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Red Rock


Creating a high-aesthetic space was an important part of the total concept of Red Rock. Daniel-Putnam and her firm collaborated with the company’s project manager, Kiff Sifferman, and the Friedletter Design Group, the entity in charge of the interiors, to create the desired impression. “The interior designers established a backdrop, and we worked closely with them,” says Daniel-Putnam. “We looked for different textures, different media. Visual excitement derives from variety, not overwhelming presentation.”

As soon as guests enter the red glass doors, the artwork is part of the Red Rock experience. “The staging of the art is just as important as the selection of individual pieces,” says the designer. “The art at Red Rock had to make a strong enough statement to hold its own with the Swarovski crystal chandeliers!” To make sure the art did not become
subsidiary to the decor, Daniel-Putnam selected pieces that were bold and colorful: “Lots of red!” she laughs.

She had worked on Las Vegas projects before, but Red Rock was unique in many ways. “As soon as you walk in, it is all about abundance,” she says. “You immediately feel relaxed, becalmed. In the main lobby, you’re surrounded by comfort. It’s intended to be a welcoming place—a place to linger, to lounge and relax. The artwork is part of that. When you dine in the midst of fine art or have a drink at the casino, surrounded by beautiful art, it’s a completely different experience from going to a museum. Art doesn’t have to be seen in a staid, educational environment.”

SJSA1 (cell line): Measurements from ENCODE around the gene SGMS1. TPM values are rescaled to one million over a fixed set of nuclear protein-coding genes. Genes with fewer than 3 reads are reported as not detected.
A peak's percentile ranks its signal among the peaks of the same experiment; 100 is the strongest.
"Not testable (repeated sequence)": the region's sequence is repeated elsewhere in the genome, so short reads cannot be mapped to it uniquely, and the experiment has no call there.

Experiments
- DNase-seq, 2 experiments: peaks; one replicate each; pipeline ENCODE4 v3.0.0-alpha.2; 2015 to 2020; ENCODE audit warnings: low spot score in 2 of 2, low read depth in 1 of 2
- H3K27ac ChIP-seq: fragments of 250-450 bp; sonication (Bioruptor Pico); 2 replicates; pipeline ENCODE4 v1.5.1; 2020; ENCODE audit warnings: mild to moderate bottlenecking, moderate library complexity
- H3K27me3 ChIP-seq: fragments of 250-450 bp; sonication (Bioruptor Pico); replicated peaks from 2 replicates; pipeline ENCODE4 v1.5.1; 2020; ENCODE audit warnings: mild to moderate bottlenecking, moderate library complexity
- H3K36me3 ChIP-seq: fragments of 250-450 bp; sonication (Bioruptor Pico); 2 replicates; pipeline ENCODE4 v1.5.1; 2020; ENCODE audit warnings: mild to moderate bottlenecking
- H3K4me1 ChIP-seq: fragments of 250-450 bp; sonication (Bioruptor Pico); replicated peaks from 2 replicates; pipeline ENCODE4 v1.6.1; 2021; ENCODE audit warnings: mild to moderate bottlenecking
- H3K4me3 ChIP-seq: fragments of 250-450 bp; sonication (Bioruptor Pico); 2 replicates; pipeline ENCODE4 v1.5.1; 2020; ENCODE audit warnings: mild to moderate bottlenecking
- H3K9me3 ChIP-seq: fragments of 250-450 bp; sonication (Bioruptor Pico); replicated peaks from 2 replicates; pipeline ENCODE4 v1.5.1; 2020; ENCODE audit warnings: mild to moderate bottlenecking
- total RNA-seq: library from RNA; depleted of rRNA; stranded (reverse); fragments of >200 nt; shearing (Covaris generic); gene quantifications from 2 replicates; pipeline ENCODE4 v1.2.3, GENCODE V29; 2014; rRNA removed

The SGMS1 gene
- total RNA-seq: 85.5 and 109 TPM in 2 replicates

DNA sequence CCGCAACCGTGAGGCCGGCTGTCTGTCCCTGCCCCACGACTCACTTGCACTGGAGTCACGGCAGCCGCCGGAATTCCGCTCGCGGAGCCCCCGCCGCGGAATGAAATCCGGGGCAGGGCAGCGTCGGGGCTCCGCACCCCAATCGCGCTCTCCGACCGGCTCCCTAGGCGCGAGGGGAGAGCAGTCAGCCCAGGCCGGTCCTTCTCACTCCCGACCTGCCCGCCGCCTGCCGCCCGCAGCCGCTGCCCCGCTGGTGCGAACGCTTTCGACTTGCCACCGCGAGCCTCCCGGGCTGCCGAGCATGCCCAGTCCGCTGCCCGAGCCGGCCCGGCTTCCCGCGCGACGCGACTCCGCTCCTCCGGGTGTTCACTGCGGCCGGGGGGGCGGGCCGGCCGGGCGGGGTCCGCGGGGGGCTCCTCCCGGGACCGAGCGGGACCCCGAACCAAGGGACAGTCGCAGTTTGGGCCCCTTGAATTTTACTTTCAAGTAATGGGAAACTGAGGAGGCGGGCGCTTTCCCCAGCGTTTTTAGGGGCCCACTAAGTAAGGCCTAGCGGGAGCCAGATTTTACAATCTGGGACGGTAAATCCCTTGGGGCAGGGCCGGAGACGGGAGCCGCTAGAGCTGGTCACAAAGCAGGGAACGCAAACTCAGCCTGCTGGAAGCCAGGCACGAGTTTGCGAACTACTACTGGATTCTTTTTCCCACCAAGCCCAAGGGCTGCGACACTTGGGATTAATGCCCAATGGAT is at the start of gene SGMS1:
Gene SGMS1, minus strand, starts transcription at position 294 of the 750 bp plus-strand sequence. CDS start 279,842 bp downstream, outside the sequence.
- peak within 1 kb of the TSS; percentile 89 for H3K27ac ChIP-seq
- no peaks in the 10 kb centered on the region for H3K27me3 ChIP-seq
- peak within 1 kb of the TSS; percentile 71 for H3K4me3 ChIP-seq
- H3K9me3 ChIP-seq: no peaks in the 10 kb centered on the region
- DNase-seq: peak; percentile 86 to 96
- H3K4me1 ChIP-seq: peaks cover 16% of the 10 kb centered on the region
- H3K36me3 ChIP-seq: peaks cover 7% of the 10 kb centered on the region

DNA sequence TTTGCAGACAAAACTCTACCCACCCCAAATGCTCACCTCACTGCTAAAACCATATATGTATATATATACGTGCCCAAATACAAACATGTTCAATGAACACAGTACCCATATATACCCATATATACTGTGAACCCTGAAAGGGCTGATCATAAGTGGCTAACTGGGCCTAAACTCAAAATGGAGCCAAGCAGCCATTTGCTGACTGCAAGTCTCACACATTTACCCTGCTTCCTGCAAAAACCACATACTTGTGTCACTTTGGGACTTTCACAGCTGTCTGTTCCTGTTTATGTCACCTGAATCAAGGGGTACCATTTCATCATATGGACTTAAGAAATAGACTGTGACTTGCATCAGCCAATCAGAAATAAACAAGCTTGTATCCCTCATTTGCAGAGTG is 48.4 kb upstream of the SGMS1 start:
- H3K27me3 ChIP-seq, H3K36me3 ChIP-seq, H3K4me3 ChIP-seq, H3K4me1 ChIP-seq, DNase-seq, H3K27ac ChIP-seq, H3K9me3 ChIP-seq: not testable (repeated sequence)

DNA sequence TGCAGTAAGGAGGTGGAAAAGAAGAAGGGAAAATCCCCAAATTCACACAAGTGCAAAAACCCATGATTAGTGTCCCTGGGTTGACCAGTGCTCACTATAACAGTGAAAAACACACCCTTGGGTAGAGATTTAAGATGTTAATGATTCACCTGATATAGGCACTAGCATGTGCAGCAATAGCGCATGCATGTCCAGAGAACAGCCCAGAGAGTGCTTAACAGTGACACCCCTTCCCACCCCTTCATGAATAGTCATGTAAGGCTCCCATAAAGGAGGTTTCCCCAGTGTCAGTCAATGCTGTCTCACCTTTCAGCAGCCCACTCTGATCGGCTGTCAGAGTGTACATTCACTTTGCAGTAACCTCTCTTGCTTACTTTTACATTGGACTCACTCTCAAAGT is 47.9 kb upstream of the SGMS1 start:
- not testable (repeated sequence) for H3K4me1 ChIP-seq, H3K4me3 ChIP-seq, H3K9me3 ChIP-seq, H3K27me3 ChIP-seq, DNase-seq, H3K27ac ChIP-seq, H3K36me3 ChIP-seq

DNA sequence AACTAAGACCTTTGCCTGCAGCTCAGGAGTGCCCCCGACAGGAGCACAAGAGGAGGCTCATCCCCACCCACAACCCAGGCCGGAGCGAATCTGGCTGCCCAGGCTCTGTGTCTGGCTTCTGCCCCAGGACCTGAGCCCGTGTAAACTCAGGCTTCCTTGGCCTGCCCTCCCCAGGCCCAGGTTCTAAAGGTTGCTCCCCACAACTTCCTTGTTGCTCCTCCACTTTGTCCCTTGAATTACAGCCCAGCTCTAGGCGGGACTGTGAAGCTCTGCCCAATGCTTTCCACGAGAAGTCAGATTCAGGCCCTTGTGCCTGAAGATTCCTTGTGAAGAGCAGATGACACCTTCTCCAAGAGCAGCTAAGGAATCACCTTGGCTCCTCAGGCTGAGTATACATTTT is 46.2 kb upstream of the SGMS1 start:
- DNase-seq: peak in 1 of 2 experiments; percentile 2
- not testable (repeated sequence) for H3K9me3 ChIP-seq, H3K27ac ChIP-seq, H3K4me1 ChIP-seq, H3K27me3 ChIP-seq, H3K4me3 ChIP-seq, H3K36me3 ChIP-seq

Daniel-Putnam’s approach involves tailoring an art collection to the personality of the client and the nature of the individual project. In the case of Red Rock, she concentrated on the lobby, lounges, and public spaces. “We didn’t put a lot of art in the casino,” she says. “There’s too much noise, too many lights and too many bodies are moving around. There’s too much distraction. I placed minimal art work in the spa; they kept that design very clean and architectural.”

The overall effect she sought was refined sophistication: a cosmopolitan mix of paintings, sculpture and a few works on paper.
“It’s rich, and sexy,” says the designer. “Even the plain surfaces have a sensual quality. We wanted some of the pieces to be absolutely jaw-dropping.”   


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